Turkish Foreign Minister Ahmet Davutoğlu has called on Iran to offer assurances that it won’t seek nuclear weapons, while, however, underlining that all countries have the right to the peaceful use of nuclear energy.
Davutoğlu’s remarks came on Thursday at a joint press conference with visiting Russian Foreign Minister Sergei Lavrov as İstanbul will today host a new round of nuclear negotiations between six world powers and Tehran.
For his part, Lavrov said world powers should hold out the possibility of rolling back sanctions in talks with Iran over its nuclear program, while also urging Iran to allow inspection of its nuclear sites.
“If we can agree on the perspectives for future talks, this will be a good result,” Lavrov said, speaking through a translator. “The approach of Russia and the other participants is that the focus of the debate ought to be Iran’s nuclear program and resolving the unresolved problems in this program. But this meeting doesn’t have just one topic. Cancelling the sanctions against Iran should also be discussed,” Lavrov said.
Iranian negotiators, meanwhile, said they had no fresh offer to make for a nuclear fuel swap when they meet six world powers on Friday.
The Saudi-owned Al Arabiya TV news channel reported on Tuesday Iran would propose a revised version of a deal that was agreed in principle at a 2009 round of talks but then unraveled. But Iranian officials said there were no such plans.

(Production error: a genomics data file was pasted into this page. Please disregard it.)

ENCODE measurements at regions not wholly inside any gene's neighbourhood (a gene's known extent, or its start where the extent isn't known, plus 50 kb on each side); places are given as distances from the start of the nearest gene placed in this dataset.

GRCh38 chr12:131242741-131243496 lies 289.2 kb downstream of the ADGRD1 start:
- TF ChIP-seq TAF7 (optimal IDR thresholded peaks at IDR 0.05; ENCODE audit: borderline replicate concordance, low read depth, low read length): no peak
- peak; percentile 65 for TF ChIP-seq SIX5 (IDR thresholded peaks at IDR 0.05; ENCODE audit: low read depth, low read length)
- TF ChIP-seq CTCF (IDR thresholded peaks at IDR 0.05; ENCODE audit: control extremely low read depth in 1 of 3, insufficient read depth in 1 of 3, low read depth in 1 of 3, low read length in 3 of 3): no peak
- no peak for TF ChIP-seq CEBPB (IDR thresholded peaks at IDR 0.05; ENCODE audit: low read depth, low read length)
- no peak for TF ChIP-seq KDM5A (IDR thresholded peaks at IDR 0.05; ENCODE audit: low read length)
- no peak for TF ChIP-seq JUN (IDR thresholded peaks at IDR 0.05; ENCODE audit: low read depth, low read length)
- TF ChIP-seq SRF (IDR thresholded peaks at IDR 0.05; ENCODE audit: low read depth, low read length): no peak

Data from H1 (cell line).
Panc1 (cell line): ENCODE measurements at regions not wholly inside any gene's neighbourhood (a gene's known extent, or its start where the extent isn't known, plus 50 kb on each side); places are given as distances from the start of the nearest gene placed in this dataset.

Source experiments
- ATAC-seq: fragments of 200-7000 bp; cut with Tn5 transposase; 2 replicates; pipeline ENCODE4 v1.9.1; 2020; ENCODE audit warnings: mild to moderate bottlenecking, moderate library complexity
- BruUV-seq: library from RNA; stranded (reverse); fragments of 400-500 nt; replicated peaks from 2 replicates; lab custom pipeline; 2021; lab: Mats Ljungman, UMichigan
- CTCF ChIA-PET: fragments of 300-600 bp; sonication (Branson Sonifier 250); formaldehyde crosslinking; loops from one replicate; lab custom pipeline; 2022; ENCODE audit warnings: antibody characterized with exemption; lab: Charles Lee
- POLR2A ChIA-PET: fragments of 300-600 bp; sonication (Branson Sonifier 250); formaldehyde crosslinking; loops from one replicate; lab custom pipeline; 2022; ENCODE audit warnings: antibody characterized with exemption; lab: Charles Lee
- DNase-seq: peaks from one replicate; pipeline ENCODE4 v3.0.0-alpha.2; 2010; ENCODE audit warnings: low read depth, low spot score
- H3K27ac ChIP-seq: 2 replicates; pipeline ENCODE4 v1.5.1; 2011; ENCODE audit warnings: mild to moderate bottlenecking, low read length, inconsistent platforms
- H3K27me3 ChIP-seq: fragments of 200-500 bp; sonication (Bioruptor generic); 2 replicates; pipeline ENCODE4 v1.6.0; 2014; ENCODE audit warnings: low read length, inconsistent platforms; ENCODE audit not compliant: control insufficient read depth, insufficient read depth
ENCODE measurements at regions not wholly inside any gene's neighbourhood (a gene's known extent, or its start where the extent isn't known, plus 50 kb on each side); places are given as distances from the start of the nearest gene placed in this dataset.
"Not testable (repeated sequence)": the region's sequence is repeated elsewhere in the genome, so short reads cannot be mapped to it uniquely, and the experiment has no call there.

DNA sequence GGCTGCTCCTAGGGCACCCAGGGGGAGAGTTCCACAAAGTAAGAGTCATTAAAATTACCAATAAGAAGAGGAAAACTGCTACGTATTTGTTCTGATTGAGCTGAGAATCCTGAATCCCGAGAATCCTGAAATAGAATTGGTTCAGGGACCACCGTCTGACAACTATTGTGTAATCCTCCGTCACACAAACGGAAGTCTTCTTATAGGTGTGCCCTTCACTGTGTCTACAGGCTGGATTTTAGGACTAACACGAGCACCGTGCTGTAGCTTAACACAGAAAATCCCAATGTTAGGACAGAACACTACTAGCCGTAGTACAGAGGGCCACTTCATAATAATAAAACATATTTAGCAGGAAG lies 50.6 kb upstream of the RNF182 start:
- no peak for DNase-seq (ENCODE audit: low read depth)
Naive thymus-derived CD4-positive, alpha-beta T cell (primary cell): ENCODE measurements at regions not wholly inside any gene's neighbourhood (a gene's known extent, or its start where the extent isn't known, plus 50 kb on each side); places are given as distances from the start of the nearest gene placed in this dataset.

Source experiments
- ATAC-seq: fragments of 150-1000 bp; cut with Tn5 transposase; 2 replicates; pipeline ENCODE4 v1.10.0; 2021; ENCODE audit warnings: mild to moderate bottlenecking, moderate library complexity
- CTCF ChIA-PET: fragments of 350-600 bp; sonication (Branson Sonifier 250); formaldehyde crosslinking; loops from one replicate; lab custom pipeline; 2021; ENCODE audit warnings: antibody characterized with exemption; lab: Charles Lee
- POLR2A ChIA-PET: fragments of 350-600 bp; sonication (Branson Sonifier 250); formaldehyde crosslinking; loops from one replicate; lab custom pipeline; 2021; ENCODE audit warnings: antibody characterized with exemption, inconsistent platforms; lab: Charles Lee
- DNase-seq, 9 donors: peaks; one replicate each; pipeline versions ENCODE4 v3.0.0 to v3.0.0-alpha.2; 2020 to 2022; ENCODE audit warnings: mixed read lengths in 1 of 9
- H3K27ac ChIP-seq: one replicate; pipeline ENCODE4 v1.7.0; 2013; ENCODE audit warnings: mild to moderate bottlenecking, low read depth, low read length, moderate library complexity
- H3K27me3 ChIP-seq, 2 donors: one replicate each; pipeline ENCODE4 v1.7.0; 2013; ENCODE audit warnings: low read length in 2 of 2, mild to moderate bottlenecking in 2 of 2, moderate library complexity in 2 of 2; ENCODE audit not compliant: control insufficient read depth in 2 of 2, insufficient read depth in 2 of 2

“I haven’t heard about it,” Ali Bagheri, a deputy to Iran’s nuclear negotiator Saeed Jalili, told Reuters as the Iranian delegation arrived in İstanbul on Thursday. Another Iranian official said: “There is no new proposal. This is something created by the Western media. Why should we propose such a thing?”
‘Visa deal with Russia soon to be finalized’
Davutoğlu also announced on Thursday that a long-awaited bilateral agreement for lifting visa requirements between Turkey and Russia will be finalized in the coming months on the occasion of an intergovernmental meeting between the Black Sea neighbors. Last year, the presidents and prime ministers of the two countries agreed to mutually lift visa requirements, Davutoğlu said while speaking at a joint press conference with visiting Russian Foreign Minister Lavrov after the two co-chaired the first meeting of the Joint Strategic Planning Group as part of preparations for an upcoming meeting of the High-Level Cooperation Council between Russia and Turkey -- an intergovernmental cooperation mechanism.
“Within this framework, the Readmission Agreement has already been signed and, God willing, with all legal procedures being completed, the visa agreement will finally be signed in the coming months during the High-Level Cooperation Council meeting that will be held in Moscow,” Davutoğlu said, calling the planned deal “a historic step.”
The issue of lifting visa requirements had first come to the agenda during talks between Prime Minister Recep Tayyip Erdoğan and his Russian counterpart, Vladimir Putin, during an official visit by the former to Moscow in January 2010. Since then, intensified work on both sides, based on a mutually agreed upon text during Erdoğan’s visit, has continued to push this issue forward, with the Turkish sources admitting that the bureaucratic procedure on the Russian side was more complicated than on the Turkish side.